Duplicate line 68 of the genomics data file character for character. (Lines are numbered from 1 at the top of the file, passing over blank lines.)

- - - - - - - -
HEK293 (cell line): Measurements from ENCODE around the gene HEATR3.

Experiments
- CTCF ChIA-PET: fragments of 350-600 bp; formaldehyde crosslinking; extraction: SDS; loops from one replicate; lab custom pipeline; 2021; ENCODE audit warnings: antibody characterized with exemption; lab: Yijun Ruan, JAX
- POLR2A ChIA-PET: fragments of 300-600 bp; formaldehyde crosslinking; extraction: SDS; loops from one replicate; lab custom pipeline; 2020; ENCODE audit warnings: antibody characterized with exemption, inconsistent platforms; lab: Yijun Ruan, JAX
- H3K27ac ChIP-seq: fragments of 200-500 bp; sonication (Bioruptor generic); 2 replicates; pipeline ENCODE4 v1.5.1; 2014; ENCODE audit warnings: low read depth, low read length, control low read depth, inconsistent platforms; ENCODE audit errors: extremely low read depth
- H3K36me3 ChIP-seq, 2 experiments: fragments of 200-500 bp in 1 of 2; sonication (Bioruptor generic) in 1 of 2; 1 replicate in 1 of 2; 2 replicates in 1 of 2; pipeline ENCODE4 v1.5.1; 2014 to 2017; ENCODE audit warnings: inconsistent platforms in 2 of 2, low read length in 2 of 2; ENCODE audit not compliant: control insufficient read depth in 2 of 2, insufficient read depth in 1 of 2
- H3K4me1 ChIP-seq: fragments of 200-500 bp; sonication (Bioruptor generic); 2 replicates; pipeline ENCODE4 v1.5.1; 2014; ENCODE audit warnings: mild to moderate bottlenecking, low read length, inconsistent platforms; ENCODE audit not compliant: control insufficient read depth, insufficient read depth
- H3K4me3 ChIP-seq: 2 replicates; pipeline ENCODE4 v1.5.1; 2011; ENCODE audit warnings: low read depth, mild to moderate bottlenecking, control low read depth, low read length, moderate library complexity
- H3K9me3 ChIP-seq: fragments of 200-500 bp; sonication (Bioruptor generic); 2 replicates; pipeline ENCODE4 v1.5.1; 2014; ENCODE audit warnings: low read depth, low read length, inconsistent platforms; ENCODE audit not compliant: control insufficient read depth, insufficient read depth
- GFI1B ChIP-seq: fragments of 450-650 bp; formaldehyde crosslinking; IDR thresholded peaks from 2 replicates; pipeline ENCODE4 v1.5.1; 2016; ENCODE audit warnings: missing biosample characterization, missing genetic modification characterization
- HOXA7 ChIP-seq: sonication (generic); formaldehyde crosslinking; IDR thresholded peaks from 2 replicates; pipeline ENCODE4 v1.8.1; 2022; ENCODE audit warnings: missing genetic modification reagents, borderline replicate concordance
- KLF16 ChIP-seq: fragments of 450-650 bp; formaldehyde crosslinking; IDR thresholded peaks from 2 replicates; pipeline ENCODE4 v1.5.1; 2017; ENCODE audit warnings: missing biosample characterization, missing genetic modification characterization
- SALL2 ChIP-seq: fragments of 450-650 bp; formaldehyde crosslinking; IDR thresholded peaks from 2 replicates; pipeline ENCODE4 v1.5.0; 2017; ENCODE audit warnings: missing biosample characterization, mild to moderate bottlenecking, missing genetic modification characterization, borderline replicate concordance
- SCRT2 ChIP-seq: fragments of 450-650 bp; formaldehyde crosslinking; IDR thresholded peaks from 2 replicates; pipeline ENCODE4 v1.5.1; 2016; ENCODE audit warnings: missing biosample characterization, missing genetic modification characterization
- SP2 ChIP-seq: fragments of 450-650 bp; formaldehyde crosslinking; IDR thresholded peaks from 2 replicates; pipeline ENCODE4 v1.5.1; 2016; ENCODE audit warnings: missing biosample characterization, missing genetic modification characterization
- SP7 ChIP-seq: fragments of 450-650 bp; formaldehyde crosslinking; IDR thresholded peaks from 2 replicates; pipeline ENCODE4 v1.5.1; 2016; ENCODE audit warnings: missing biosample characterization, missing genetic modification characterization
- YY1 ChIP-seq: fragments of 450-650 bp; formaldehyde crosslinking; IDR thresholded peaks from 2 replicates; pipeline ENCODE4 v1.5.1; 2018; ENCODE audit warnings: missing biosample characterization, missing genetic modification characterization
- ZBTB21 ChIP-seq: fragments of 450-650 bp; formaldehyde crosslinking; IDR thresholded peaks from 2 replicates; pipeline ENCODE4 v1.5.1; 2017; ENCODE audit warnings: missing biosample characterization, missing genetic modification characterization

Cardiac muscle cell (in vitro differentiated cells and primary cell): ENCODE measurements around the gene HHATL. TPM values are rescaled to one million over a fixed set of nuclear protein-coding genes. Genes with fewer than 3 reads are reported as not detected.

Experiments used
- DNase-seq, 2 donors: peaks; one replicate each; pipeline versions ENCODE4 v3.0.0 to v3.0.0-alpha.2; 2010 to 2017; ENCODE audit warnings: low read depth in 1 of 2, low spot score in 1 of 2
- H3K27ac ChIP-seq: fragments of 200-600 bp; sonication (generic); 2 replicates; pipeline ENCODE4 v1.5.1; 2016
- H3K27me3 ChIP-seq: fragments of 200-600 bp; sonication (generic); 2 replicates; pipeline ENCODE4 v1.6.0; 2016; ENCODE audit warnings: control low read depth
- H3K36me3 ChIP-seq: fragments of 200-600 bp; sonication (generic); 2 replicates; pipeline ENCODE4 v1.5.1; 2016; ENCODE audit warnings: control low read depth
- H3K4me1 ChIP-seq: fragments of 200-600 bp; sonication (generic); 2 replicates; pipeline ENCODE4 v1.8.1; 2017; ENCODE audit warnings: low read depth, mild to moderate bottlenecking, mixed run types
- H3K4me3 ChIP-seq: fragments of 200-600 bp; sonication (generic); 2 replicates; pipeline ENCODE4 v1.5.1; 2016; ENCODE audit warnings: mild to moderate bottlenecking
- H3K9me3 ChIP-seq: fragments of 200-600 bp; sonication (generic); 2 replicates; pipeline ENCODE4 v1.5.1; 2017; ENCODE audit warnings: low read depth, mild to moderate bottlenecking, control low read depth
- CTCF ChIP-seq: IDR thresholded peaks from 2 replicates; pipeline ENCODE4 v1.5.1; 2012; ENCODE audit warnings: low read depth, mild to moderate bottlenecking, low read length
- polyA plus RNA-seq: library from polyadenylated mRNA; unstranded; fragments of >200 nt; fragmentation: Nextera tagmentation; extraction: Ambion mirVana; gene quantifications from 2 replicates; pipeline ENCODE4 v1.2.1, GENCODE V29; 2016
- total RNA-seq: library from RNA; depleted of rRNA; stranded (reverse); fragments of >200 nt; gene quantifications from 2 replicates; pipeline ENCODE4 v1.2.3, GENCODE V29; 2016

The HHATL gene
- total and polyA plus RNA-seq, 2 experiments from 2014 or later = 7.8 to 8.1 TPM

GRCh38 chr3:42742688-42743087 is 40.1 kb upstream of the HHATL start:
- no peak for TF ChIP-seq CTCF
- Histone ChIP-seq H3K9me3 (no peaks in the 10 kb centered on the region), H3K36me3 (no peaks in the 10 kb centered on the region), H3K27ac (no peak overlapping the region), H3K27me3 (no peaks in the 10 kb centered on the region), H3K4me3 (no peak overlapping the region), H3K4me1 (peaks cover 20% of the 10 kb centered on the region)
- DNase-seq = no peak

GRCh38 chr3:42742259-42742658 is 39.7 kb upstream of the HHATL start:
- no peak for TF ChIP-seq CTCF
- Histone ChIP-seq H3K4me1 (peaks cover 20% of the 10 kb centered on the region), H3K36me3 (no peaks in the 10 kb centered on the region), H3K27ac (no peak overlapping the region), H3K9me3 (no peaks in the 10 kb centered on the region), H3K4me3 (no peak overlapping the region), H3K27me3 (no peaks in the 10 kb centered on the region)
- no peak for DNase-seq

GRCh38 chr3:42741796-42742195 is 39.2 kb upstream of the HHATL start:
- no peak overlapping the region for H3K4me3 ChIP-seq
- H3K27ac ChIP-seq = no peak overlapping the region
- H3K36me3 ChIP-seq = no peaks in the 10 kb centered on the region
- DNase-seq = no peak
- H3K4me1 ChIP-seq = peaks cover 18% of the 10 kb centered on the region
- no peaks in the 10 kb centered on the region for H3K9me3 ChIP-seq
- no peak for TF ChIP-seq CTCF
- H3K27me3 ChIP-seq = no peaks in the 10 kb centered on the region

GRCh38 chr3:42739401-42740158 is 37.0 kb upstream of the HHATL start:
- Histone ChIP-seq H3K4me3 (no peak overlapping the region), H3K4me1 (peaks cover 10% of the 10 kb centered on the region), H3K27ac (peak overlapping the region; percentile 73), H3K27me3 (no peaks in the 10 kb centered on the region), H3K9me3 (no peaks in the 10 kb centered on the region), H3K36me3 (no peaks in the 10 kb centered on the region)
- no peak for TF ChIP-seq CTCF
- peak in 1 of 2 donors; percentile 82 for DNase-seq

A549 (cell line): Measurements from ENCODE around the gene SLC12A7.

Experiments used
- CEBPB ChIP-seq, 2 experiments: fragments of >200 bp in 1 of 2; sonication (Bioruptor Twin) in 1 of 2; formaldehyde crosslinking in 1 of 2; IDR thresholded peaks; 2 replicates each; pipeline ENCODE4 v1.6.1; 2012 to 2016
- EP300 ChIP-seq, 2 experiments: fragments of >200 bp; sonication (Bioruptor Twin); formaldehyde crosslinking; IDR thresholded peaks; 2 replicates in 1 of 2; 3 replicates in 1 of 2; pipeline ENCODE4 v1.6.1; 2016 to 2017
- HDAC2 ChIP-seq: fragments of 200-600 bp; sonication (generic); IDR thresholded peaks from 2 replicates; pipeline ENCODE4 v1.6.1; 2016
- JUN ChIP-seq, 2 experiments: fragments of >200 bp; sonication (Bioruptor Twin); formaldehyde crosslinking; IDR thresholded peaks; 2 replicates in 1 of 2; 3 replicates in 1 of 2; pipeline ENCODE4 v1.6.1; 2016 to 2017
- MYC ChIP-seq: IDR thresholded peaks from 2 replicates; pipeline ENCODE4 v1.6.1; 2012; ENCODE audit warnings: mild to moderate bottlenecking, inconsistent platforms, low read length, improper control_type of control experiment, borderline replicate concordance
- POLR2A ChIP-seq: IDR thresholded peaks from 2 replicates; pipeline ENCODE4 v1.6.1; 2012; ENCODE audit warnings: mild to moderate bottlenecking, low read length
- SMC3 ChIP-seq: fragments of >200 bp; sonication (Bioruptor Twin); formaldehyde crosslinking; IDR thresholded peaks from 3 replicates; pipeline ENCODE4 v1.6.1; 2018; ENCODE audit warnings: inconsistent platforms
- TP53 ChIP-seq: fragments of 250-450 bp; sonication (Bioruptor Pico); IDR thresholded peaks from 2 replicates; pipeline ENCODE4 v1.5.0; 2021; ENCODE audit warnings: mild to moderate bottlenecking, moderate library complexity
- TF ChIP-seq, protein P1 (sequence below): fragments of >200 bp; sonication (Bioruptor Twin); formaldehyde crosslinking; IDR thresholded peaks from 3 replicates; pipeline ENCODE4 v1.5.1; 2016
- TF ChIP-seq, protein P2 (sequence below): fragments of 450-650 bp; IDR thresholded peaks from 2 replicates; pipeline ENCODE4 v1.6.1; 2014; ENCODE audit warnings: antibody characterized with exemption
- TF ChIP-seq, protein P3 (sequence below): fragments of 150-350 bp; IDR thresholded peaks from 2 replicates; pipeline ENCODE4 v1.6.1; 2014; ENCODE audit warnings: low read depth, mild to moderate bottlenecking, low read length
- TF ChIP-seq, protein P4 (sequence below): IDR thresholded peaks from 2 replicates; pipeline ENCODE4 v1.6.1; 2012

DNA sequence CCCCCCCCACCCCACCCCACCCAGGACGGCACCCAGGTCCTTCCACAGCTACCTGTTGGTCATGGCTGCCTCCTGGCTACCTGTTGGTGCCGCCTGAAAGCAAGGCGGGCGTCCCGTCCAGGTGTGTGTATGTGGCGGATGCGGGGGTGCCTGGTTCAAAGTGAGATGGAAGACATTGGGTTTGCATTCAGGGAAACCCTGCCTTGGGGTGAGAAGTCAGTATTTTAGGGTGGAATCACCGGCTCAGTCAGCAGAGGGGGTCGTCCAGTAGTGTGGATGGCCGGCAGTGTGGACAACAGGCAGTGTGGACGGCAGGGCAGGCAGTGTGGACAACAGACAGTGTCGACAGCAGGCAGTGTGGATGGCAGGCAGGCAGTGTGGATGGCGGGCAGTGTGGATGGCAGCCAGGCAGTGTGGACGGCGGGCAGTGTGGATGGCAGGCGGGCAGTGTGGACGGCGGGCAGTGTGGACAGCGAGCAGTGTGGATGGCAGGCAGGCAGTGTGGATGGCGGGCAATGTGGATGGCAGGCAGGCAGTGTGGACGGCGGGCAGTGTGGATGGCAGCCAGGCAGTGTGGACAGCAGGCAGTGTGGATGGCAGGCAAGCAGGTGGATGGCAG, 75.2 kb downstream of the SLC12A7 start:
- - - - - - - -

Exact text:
DNA sequence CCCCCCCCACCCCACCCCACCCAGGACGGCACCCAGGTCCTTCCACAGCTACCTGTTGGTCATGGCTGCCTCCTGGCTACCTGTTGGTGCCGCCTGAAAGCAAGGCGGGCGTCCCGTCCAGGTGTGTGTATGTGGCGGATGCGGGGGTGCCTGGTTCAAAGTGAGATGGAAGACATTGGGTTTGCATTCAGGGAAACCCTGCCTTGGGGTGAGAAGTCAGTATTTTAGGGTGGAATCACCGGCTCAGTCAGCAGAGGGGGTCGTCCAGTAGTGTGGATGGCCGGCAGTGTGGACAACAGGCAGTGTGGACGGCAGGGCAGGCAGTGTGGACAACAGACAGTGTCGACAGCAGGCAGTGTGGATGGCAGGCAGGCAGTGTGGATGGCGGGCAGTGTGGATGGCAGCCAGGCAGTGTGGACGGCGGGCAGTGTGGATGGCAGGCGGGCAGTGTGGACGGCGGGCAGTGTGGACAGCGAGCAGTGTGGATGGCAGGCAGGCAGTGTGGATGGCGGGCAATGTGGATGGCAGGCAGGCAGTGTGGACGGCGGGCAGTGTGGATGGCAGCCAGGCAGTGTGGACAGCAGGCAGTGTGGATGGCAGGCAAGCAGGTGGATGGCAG, 75.2 kb downstream of the SLC12A7 start: